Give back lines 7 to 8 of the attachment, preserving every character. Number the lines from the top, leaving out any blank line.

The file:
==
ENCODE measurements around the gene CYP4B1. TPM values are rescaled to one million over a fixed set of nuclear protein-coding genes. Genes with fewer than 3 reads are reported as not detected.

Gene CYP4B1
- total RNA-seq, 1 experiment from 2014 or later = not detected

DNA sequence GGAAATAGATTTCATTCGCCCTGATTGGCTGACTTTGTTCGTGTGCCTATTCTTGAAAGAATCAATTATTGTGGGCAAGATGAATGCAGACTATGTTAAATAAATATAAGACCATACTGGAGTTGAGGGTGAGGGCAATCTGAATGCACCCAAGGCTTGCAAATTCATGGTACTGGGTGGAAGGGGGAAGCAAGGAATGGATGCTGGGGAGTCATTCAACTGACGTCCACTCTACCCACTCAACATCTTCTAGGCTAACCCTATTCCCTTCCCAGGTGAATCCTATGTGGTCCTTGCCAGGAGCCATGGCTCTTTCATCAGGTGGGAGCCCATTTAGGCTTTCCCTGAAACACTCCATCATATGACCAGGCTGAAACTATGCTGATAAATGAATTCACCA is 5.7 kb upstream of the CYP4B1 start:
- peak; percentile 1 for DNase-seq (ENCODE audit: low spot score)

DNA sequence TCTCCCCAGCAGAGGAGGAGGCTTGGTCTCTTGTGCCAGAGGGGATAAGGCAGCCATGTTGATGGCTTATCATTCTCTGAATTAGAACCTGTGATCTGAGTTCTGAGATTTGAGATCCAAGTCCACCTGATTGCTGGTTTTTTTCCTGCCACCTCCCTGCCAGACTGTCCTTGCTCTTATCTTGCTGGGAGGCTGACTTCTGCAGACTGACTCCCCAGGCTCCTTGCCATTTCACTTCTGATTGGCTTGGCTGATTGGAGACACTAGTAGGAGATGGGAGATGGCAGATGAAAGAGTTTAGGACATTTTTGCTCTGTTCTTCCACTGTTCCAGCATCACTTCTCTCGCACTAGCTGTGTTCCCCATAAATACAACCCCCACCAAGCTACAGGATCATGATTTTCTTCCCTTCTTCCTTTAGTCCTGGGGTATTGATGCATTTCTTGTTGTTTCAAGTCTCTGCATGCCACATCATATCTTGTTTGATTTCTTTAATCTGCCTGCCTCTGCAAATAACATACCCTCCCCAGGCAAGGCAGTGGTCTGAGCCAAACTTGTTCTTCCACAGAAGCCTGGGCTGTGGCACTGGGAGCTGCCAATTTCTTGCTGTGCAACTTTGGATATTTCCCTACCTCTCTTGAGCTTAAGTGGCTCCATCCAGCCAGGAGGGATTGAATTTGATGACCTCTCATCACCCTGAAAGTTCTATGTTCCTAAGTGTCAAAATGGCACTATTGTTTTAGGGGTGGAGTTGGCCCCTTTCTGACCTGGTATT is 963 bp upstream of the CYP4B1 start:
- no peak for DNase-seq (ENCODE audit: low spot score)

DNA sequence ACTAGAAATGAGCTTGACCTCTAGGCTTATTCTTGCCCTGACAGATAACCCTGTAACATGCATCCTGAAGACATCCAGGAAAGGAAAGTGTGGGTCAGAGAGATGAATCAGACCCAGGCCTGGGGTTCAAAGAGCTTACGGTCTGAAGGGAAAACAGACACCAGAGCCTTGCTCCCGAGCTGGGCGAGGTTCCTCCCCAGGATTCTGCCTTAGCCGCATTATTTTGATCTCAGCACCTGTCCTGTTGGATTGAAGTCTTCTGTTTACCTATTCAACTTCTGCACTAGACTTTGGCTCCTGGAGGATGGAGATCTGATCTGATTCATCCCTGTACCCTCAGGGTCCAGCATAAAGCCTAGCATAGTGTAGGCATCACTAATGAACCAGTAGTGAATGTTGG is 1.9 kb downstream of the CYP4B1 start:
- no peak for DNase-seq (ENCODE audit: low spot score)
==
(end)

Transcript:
- no peak for DNase-seq (ENCODE audit: low spot score)

DNA sequence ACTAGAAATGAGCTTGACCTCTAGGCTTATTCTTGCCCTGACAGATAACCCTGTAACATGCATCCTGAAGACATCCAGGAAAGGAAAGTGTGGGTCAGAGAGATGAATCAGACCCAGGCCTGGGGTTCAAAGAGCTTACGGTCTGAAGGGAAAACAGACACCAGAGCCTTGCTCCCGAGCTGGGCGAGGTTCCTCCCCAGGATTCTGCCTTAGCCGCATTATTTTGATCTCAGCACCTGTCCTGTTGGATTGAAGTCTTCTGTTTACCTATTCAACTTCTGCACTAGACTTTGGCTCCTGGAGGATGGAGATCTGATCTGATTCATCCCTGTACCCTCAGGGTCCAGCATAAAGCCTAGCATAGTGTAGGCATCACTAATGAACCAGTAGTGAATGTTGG is 1.9 kb downstream of the CYP4B1 start: